A cropped image showing the location of the nearest black hole to Earth. Sloan Digital Sky Survey / S. Chakrabart et al.

Scientists Find the Nearest Black Hole to Earth, And It’s Massive

The researcher behind the discovery says it is the nearest black hole to Earth, and it is practically in our cosmic backyard.


Have you ever wondered how many black holes there are in the universe? If you have, the answer might strike you by surprise. The observable universe contains approximately 40 billion billion black holes. This is according to a recent study which you can read here. The Universe is filled with fascinating and mysterious objects known as black holes. We barely managed to photograph one in another galaxy. This means we don’t know much about their formation, life, and what exactly happens inside. Now, astronomers have made a surprising discovery. Scientists report discovering a “monster” black hole with a mass about 12 times that of the sun. The discovery of the black hole is set to appear in a study to be published in the Astrophysical Journal.

The lead author is Dr. Sukanya Chakrabarti, a physics professor at The University of Alabama in Huntsville (UAH). According to Dr. Chakrabarti, “it is the nearest black hole to the sun,” at a distance of only 1,550 light years. “So, it’s practically in our backyard.” Stars and other objects within their vicinity can feel the gravitational force of black holes. However, they cannot be seen like visible stars because light cannot escape them.


Non-Interacting Black Holes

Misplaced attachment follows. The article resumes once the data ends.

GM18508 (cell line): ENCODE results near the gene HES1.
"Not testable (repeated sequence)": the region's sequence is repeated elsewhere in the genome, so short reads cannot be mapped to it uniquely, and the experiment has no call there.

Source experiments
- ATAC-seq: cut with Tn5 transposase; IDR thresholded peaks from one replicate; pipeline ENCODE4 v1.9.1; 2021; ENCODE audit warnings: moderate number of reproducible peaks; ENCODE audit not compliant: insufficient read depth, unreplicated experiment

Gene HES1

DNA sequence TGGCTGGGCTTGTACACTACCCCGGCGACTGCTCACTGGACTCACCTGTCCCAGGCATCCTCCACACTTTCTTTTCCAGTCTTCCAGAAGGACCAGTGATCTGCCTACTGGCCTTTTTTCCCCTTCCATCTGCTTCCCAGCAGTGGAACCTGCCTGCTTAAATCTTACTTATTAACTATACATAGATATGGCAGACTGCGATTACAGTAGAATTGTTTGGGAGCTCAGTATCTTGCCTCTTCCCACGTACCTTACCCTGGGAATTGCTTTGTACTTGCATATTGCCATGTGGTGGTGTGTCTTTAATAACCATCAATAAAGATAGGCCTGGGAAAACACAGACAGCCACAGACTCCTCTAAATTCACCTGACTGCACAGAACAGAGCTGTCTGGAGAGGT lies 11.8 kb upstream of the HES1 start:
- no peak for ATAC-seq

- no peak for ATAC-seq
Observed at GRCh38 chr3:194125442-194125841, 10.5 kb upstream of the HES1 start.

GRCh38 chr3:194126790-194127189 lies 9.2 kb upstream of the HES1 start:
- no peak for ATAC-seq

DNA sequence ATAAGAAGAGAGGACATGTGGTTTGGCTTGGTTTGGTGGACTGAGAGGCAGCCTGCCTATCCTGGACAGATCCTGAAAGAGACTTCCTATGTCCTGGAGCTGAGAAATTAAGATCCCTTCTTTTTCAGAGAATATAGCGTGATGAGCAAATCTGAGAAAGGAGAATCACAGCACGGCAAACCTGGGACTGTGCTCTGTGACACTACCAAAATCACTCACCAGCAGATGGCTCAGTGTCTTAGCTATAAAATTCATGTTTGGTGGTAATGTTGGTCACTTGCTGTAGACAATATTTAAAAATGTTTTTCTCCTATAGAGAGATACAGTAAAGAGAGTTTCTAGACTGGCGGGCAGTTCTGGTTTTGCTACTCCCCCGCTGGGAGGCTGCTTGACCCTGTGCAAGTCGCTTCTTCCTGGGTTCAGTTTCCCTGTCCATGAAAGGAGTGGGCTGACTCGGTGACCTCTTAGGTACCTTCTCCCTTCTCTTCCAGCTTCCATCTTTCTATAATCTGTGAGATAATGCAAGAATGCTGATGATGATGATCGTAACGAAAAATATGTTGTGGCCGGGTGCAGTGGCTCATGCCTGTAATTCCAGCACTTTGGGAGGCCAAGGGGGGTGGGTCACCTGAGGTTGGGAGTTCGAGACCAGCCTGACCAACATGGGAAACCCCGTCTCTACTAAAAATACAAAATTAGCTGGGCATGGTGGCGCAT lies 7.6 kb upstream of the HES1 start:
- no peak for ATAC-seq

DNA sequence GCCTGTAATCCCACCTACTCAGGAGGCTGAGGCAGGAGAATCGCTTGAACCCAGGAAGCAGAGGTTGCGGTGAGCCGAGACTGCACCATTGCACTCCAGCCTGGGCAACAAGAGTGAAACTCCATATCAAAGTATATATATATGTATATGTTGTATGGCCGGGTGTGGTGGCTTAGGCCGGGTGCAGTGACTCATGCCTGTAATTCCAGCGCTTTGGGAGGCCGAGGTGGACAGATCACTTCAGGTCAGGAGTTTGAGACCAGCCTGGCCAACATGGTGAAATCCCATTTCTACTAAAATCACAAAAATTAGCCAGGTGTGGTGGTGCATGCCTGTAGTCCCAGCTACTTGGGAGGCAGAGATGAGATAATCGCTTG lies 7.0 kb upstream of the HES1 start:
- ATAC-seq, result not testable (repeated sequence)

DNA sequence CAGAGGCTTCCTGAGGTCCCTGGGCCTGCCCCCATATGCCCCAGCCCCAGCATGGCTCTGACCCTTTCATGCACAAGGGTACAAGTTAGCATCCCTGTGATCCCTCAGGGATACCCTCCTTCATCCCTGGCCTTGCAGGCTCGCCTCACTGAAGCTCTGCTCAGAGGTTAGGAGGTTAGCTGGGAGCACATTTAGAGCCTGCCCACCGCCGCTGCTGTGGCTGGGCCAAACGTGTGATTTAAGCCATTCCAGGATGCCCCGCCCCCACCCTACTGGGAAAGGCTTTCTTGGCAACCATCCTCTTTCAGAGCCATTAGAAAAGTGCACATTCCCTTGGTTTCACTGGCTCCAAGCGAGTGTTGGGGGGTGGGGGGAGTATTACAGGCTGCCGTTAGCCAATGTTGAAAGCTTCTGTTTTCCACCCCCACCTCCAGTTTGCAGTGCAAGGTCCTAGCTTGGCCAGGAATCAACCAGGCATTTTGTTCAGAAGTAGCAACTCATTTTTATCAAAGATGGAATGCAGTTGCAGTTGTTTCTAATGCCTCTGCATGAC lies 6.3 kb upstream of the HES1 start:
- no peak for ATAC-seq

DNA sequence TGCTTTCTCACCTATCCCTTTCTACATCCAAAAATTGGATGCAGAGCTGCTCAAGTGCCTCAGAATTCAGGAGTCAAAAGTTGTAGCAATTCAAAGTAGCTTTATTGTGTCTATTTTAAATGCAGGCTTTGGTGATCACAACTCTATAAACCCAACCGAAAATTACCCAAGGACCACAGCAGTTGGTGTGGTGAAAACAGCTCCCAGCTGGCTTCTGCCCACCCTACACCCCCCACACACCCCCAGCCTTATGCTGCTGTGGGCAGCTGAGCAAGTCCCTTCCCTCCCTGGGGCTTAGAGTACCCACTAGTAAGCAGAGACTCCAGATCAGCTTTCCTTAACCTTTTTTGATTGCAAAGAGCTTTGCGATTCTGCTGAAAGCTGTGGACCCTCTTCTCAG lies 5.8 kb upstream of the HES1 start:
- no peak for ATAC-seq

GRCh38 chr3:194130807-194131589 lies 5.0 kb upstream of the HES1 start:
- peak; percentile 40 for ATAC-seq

Black Holes can sometimes drive galaxy formation and evolution. Such as in the case of supermassive black holes located at the heart of galaxies, Dr. Chakrabarti explained. As of yet, it is unclear whether these non-interacting black holes play a role in galactic dynamics in the Milky Way galaxy.  Additionally, our galaxy’s internal dynamics and formation may be affected by them if they are numerous.” Using data from the European Space Agency’s Gaia satellite mission, Dr. Chakrabarti and colleagues found the black hole over the summer. They did so after studying more than 200,000 binary stars.

Researchers searched for objects whose brightness was attributed to one visible star but that were reported to have large companion masses. In this sense, you have good grounds for believing that the companion is dark. Multiple telescopes were used to measure the spectrographic properties of interesting sources. These included the Automated Planet Finder in California, Chile’s Giant Magellan Telescope, and the W.M. Keck Observatory in Hawaii.


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Written by Ivan Petricevic

I've been writing passionately about ancient civilizations, history, alien life, and various other subjects for more than eight years. You may have seen me appear on Discovery Channel's What On Earth series, History Channel's Ancient Aliens, and Gaia's Ancient Civilizations among others.

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